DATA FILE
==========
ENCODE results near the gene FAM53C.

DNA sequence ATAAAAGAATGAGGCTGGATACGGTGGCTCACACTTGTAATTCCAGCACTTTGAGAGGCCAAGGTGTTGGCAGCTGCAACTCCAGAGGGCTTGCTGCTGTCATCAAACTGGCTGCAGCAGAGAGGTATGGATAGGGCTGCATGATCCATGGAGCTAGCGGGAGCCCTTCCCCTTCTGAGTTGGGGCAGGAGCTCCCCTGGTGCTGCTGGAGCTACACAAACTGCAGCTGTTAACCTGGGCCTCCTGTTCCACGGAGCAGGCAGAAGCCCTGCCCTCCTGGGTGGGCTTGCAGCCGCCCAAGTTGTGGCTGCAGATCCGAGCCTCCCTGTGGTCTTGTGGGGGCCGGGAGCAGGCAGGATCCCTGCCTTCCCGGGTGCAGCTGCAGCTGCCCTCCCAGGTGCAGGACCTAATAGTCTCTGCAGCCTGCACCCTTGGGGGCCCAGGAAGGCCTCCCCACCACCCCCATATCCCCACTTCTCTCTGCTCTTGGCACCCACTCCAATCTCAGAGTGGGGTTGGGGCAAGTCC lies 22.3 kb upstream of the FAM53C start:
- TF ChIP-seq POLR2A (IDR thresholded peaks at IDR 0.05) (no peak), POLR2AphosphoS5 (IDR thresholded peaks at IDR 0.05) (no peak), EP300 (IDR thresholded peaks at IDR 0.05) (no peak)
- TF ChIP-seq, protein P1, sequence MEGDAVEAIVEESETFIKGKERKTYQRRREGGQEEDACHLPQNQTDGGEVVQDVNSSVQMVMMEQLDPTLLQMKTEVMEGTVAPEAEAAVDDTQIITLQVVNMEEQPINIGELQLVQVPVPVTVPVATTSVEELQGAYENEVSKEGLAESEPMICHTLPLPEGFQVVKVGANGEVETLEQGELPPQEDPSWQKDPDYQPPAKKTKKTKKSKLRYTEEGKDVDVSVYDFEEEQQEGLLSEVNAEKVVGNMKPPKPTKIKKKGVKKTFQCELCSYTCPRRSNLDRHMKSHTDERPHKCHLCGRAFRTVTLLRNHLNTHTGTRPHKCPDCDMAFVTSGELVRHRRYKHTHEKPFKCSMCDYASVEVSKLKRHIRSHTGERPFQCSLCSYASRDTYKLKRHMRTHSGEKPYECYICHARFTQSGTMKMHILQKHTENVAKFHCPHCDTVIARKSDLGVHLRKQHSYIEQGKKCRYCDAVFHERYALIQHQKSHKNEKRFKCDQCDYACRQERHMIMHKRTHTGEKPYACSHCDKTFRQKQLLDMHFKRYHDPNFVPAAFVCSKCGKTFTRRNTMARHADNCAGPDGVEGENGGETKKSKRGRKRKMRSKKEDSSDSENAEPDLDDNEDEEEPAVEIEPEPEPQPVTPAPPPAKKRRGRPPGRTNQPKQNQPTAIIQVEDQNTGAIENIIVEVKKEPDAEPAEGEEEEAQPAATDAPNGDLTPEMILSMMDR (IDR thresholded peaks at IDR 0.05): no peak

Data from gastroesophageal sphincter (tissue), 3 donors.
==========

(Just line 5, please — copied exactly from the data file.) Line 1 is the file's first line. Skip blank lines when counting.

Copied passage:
Data from gastroesophageal sphincter (tissue), 3 donors.